This week’s second year faculty seminar focused on “Multiplying Factors into Functionality: Diversity, Multiculturalism, and Teaching at Lehman.” We met twice during the week to accommodate different teaching schedules with the benefit of two distinct yet overlapping conversations about what it means to teach from and to diverse and multicultural identities.
The Lehman Teaching and Learning Commons library <http://www.librarything.com/catalog/Lehman.Commons> now hosts a number of books on diversity, multiculturalism, and higher education. We took these as our starting point (we brought the books and leafed through while talking) and lifted out a few provocative models for discussion. Daryl G. Smith’s identity model and the Howard-Hamilton and Hinton Behavioral Model of Cultural Competence stimulated questions of managing multiple identities and awarenesses while also managing multiple levels of critical thinking development between students and ourselves.
Here is a not-so-brief list of key points from each workshop:
- There are many campus resources for faculty who work with students with diversity needs such as disabilities, and faculty can and should reach out for guidance early and often. Expertise is available: making good use of campus resources leaves us more time and energy for teaching.
- Balancing sensitivity to students with high needs and standards for academic/classroom expectations can be an ongoing struggle. Again, reaching out for assistance and advice is recommended: there are offices and programs across CUNY who can provide support and perspective. It’s also a good idea to talk with colleagues, who may have insights to share.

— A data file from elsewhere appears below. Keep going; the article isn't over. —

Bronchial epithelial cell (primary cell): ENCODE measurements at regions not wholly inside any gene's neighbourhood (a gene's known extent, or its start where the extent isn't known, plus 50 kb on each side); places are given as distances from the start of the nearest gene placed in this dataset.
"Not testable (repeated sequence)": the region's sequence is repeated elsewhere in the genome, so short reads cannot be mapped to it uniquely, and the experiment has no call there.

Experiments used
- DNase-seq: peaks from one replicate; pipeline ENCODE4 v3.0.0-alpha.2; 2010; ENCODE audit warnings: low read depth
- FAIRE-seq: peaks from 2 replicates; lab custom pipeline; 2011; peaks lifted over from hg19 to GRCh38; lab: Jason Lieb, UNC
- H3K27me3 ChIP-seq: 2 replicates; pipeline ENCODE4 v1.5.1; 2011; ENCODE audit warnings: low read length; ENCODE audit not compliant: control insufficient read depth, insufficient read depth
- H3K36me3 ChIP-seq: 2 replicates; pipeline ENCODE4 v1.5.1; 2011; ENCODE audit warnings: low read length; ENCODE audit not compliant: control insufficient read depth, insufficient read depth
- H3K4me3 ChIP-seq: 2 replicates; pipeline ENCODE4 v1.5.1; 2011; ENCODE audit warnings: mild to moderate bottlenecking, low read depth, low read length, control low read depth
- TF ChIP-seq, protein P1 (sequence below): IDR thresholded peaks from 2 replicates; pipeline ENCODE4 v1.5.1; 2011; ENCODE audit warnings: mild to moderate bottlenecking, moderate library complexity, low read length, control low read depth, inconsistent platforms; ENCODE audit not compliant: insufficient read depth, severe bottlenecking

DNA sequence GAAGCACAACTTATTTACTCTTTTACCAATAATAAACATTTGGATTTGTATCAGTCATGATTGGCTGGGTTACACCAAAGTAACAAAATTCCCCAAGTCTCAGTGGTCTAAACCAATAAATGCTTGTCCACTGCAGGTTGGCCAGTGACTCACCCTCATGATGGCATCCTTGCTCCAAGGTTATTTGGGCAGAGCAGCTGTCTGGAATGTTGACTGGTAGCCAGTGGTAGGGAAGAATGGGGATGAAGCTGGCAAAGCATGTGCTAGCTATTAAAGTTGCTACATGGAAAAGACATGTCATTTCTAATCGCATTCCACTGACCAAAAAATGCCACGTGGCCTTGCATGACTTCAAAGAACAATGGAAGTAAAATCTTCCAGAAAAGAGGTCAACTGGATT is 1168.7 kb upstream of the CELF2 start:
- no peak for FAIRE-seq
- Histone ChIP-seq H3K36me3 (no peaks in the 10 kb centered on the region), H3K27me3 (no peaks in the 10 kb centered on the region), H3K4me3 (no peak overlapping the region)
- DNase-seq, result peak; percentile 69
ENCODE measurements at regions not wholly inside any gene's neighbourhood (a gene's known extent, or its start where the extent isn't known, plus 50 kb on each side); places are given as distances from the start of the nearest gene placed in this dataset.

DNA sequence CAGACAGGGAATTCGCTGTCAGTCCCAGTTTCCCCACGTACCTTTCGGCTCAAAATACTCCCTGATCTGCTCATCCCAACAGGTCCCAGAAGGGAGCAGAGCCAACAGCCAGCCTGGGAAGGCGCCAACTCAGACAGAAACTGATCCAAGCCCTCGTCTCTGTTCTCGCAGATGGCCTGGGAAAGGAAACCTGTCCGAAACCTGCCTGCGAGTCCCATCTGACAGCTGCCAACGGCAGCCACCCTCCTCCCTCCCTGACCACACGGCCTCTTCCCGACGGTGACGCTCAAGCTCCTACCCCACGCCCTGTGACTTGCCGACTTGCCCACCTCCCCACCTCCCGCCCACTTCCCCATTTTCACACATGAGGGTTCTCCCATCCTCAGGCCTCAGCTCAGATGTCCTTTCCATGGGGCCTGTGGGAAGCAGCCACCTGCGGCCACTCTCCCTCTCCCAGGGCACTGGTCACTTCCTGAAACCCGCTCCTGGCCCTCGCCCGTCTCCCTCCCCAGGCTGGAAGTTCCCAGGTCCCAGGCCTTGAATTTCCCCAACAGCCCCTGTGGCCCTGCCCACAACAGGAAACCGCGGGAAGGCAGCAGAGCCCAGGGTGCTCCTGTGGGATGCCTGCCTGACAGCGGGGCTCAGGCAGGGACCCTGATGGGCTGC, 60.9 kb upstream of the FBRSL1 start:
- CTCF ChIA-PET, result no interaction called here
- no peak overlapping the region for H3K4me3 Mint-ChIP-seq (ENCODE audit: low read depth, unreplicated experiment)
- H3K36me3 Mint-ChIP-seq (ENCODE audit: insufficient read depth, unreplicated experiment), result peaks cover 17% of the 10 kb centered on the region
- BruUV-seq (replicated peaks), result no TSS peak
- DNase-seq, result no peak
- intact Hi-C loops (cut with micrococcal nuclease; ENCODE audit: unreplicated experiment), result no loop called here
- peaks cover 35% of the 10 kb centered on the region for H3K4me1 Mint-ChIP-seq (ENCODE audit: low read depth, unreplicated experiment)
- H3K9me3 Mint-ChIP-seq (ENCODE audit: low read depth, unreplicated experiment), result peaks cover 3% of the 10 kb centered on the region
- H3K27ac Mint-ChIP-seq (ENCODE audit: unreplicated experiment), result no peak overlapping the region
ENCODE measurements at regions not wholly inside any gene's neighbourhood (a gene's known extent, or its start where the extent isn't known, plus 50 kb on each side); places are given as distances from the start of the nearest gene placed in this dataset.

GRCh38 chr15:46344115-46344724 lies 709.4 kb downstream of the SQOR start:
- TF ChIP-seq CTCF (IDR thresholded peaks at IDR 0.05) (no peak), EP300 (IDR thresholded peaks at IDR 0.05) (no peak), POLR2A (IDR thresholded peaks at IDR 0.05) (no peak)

- In observing students’ “cultural competence,” it’s clear that some students have strong senses of their own identities and are at the same time resistant to awareness of/making space for others: thinking of the ways in which this resistance might also manifest in coursework may suggest strategies for bringing together expectations for increased content and skill learning as well as for increased “awareness”, “understanding”, and “appreciation” (these are keywords from the Howard-Hamilton and Hinton model).
- We suggested adding free or focused writing exercises to defuse tension during arguments that seem unproductive for the class and for focusing attention/releasing energy before discussions.
- Both Jennifer Johnson-Onyedum and Orlando Alonso shared recent success stories: each faculty member held mini-conferences with their students after the first four weeks of class. These conferences are increasing in-class participation and cooperation and helping students and faculty raise their awareness, understanding, and appreciation of each other.
- We generally agreed that faculty identities can support teaching despite the range of differences among faculty: life experience, education, and demographic locations can have positive effects on students’ own identities and learning (allowing for points of difference and commonality).
- It was also clear that faculty with culturally different educational experiences can face challenges in communicating expectations to students in public education in the U.S. and yet can use their experiences to enrich learning and discussions.
- Finally, Doug Adams’ timeless advice, “Don’t Panic!” reminded us that cultural competence and appropriate engagement with diversity in and out of the classroom is ongoing as a learning experience and will therefore be filled with mistakes, gaffes, and embarrassment: we can certainly learn to apologize, find and maintain humility, and challenge ourselves to keep learning.
Handouts and a book list are posted in the Files section of the Lehman Faculty Professional Development and the Lehman Teaching & Learning Commons groups on the CUNY Academic Commons.